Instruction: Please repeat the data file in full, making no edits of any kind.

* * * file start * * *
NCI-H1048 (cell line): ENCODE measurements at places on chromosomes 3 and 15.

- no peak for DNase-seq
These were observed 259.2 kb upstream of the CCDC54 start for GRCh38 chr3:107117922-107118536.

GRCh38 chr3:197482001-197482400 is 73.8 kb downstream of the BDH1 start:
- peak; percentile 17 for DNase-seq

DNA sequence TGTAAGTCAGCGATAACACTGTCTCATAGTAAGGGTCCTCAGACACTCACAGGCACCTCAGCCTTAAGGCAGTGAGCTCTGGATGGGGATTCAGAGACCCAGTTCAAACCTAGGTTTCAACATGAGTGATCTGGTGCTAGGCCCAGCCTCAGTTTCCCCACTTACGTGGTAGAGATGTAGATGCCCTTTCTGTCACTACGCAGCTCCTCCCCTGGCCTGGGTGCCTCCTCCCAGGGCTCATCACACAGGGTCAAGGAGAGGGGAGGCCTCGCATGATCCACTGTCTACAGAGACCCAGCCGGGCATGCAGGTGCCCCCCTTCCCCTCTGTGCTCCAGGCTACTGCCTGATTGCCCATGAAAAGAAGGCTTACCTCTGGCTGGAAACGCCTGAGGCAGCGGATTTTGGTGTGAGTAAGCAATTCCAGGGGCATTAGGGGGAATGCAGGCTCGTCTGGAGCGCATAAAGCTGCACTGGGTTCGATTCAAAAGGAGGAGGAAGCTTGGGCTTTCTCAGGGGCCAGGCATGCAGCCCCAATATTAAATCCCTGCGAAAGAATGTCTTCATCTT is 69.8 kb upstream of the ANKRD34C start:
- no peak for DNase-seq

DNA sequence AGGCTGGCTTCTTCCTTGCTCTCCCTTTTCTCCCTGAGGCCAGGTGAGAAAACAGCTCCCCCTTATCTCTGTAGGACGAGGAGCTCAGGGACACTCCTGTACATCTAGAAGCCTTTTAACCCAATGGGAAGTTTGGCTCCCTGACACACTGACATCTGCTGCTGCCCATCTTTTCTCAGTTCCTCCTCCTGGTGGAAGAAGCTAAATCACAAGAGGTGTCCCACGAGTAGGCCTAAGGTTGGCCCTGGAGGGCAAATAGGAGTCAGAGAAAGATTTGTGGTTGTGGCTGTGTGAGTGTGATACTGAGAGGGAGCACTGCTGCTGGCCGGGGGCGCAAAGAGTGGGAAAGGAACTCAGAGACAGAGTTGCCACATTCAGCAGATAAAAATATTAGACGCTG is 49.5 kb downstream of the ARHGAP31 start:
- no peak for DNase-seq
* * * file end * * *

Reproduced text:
NCI-H1048 (cell line): ENCODE measurements at places on chromosomes 3 and 15.

- no peak for DNase-seq
These were observed 259.2 kb upstream of the CCDC54 start for GRCh38 chr3:107117922-107118536.

GRCh38 chr3:197482001-197482400 is 73.8 kb downstream of the BDH1 start:
- peak; percentile 17 for DNase-seq

DNA sequence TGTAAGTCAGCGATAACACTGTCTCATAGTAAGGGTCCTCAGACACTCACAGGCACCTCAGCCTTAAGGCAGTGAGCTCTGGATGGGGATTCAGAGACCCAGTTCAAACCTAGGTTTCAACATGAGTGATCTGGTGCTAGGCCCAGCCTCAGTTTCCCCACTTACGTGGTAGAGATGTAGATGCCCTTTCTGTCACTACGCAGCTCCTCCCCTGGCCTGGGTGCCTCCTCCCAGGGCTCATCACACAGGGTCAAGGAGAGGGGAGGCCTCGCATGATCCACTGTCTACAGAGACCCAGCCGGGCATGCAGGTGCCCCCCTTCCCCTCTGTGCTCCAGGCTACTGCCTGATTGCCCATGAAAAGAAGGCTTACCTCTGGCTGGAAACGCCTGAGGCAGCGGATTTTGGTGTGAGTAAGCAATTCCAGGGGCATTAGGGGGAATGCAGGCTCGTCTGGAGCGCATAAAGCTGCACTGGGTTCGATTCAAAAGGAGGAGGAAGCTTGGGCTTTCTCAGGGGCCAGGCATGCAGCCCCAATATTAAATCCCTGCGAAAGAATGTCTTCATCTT is 69.8 kb upstream of the ANKRD34C start:
- no peak for DNase-seq

DNA sequence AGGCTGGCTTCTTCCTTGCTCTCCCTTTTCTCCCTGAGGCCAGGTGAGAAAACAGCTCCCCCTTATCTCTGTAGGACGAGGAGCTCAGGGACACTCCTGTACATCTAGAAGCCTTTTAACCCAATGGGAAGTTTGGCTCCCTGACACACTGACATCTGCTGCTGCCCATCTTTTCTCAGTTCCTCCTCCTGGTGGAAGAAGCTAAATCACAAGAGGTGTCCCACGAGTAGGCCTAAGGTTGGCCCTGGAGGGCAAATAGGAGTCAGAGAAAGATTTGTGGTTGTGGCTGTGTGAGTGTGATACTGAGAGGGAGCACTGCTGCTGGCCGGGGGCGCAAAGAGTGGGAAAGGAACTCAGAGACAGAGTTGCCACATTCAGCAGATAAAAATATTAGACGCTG is 49.5 kb downstream of the ARHGAP31 start:
- no peak for DNase-seq